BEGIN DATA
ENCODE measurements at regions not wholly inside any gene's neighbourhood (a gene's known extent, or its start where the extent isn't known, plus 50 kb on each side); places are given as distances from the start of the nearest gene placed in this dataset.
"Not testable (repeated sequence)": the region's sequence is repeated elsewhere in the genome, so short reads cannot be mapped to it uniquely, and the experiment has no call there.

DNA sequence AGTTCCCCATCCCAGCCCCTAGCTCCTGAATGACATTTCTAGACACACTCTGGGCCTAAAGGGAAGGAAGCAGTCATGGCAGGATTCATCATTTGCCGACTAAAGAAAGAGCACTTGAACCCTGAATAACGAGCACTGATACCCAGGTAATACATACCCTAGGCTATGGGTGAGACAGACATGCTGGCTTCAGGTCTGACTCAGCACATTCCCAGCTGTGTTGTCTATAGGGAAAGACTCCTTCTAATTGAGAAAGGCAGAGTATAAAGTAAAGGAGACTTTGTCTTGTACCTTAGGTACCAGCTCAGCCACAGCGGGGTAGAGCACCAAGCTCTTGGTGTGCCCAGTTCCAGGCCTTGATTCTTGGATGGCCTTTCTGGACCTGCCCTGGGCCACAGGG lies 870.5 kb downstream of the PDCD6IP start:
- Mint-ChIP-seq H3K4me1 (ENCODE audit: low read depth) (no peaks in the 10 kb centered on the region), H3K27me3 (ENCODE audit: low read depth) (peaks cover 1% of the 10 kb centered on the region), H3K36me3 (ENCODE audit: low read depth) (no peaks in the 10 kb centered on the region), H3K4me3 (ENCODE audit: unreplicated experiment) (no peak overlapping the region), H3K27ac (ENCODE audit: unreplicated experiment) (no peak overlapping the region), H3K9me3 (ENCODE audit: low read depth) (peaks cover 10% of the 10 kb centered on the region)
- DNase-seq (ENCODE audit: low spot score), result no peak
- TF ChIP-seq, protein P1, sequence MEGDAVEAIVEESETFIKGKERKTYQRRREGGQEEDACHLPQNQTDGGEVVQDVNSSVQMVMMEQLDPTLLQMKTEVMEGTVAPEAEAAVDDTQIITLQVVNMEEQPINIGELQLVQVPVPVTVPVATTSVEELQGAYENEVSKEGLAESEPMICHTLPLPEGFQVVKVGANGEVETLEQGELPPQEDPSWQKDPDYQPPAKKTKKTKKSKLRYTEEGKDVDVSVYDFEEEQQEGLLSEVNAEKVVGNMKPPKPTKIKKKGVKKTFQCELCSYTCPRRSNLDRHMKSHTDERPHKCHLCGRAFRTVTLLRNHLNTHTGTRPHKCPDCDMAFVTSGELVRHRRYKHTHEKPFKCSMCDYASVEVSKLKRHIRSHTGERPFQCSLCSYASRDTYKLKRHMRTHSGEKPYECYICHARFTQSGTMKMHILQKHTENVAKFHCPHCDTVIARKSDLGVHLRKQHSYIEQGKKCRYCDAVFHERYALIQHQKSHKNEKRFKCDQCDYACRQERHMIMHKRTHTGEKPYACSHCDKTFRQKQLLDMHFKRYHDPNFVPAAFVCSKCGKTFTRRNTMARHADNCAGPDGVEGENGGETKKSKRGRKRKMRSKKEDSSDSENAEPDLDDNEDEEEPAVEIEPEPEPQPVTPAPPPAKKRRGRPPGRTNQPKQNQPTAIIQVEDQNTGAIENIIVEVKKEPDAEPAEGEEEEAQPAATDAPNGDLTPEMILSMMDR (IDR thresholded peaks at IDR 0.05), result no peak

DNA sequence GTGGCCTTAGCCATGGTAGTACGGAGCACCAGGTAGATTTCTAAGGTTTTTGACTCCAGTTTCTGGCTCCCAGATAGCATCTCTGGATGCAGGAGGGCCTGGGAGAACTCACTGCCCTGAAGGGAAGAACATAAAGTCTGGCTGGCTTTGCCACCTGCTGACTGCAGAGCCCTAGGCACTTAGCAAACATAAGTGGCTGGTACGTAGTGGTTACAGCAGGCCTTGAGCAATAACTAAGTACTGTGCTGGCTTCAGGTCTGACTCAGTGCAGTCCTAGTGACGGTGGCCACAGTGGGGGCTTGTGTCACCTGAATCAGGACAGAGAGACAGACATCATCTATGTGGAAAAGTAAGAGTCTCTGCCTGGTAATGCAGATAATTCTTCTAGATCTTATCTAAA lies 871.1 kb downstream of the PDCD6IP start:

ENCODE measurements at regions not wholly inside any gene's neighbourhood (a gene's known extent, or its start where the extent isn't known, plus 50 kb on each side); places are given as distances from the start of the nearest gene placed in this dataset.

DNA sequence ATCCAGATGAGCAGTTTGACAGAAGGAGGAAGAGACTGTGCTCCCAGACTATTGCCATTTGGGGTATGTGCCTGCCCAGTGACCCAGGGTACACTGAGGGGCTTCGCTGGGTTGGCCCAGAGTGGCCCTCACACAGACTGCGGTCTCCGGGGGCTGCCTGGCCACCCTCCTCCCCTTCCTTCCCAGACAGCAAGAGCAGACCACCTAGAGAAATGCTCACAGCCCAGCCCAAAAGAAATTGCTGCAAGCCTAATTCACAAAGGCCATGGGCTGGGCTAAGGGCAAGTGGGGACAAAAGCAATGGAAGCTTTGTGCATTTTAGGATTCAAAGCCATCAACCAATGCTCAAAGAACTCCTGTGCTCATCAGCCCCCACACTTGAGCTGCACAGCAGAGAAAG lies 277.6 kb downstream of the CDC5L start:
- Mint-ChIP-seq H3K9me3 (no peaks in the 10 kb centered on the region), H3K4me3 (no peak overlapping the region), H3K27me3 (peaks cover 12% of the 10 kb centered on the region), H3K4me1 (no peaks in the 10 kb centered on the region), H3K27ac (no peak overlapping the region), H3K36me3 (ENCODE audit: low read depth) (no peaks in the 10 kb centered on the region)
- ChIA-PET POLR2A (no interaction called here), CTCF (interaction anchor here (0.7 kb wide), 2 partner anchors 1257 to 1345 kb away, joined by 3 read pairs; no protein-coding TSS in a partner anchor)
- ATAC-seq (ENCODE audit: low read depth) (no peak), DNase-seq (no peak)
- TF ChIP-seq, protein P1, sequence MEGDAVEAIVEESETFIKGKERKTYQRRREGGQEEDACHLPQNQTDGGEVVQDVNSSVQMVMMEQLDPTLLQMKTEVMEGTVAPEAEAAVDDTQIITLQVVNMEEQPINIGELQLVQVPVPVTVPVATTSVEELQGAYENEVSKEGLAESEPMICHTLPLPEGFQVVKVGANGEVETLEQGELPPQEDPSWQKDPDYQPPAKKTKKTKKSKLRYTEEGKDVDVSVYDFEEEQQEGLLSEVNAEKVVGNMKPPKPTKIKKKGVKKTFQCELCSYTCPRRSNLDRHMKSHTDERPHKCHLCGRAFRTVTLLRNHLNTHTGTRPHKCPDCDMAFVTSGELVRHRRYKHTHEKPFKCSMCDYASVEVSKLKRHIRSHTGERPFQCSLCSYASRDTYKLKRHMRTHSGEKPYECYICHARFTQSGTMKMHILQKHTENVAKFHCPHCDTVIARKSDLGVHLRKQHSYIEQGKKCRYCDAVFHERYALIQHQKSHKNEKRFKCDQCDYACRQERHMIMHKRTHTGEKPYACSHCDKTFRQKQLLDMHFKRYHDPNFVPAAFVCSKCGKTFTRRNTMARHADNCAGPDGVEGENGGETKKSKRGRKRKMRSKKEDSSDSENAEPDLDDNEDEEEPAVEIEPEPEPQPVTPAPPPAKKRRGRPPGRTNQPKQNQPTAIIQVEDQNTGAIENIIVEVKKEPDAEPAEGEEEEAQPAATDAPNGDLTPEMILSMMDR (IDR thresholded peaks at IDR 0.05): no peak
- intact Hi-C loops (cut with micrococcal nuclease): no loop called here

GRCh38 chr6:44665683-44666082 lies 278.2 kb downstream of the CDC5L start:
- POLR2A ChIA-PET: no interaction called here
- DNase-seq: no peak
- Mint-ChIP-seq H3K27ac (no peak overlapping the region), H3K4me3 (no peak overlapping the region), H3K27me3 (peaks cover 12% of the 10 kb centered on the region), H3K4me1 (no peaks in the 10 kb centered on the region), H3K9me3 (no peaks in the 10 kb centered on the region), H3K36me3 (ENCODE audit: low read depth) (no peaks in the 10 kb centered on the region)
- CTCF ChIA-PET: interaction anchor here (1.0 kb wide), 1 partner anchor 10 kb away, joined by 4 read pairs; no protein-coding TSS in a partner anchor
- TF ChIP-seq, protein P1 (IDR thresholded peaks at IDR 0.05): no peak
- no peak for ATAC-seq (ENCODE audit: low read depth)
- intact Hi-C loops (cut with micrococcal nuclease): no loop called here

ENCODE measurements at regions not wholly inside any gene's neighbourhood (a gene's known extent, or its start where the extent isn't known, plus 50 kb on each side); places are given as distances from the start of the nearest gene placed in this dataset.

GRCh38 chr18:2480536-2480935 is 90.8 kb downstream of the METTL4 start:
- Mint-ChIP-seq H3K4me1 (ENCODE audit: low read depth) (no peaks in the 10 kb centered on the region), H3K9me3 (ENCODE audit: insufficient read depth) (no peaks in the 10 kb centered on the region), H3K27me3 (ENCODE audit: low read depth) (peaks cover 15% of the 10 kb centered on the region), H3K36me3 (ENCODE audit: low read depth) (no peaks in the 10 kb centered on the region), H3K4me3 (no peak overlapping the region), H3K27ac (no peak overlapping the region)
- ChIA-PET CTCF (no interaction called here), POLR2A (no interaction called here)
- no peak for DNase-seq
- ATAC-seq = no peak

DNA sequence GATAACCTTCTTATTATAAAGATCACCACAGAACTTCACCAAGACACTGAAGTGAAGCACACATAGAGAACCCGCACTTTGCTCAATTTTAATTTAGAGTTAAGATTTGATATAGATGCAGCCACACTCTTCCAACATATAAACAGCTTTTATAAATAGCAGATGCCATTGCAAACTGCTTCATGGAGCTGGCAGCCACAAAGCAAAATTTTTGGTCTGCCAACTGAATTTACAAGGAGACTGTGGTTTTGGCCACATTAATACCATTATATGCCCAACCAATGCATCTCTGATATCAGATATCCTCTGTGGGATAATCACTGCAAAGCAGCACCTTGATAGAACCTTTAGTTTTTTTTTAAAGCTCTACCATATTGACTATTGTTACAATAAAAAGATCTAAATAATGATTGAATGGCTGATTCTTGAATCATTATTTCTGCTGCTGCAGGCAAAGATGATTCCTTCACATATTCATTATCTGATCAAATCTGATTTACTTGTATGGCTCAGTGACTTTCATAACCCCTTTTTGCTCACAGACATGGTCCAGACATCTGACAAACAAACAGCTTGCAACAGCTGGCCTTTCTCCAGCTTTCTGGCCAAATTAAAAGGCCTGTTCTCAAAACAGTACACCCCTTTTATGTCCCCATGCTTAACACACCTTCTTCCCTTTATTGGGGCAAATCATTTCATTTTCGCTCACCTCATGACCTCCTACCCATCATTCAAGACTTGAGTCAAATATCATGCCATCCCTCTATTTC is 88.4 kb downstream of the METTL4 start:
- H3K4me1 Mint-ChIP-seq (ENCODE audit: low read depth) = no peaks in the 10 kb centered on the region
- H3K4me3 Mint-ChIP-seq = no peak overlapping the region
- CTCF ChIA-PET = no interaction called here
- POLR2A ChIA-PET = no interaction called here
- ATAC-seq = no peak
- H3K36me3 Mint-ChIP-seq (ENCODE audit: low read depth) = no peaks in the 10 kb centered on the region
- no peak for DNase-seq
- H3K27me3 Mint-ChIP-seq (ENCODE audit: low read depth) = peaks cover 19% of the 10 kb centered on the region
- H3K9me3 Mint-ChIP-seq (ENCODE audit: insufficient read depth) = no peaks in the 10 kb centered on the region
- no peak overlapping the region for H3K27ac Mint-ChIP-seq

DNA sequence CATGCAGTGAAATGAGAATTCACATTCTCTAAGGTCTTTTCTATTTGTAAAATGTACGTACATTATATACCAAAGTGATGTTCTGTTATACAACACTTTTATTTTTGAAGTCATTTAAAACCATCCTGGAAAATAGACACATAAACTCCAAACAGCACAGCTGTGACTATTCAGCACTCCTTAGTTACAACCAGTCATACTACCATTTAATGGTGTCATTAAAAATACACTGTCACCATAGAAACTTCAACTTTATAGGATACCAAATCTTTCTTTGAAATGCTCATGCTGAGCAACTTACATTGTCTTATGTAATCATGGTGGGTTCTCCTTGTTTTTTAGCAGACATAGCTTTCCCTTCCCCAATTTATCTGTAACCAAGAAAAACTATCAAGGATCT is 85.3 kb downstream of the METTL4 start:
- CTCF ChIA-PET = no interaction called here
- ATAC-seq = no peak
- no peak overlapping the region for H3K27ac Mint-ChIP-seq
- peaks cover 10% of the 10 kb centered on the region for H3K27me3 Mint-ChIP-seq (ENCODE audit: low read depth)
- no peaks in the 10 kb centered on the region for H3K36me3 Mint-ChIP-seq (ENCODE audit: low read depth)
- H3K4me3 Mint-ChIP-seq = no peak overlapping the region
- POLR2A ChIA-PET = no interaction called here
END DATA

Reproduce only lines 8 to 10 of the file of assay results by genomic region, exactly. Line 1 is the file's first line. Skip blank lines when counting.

ENCODE measurements at regions not wholly inside any gene's neighbourhood (a gene's known extent, or its start where the extent isn't known, plus 50 kb on each side); places are given as distances from the start of the nearest gene placed in this dataset.

DNA sequence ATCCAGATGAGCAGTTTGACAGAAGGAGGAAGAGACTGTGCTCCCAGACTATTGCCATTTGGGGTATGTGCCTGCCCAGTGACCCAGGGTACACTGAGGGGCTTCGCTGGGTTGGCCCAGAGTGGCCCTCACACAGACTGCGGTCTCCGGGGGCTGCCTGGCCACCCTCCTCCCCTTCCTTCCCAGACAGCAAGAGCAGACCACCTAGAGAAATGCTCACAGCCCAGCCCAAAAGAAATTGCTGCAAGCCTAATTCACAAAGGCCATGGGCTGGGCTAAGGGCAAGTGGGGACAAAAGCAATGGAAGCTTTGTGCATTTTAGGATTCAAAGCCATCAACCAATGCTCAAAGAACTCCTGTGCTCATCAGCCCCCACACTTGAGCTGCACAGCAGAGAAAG lies 277.6 kb downstream of the CDC5L start:
- Mint-ChIP-seq H3K9me3 (no peaks in the 10 kb centered on the region), H3K4me3 (no peak overlapping the region), H3K27me3 (peaks cover 12% of the 10 kb centered on the region), H3K4me1 (no peaks in the 10 kb centered on the region), H3K27ac (no peak overlapping the region), H3K36me3 (ENCODE audit: low read depth) (no peaks in the 10 kb centered on the region)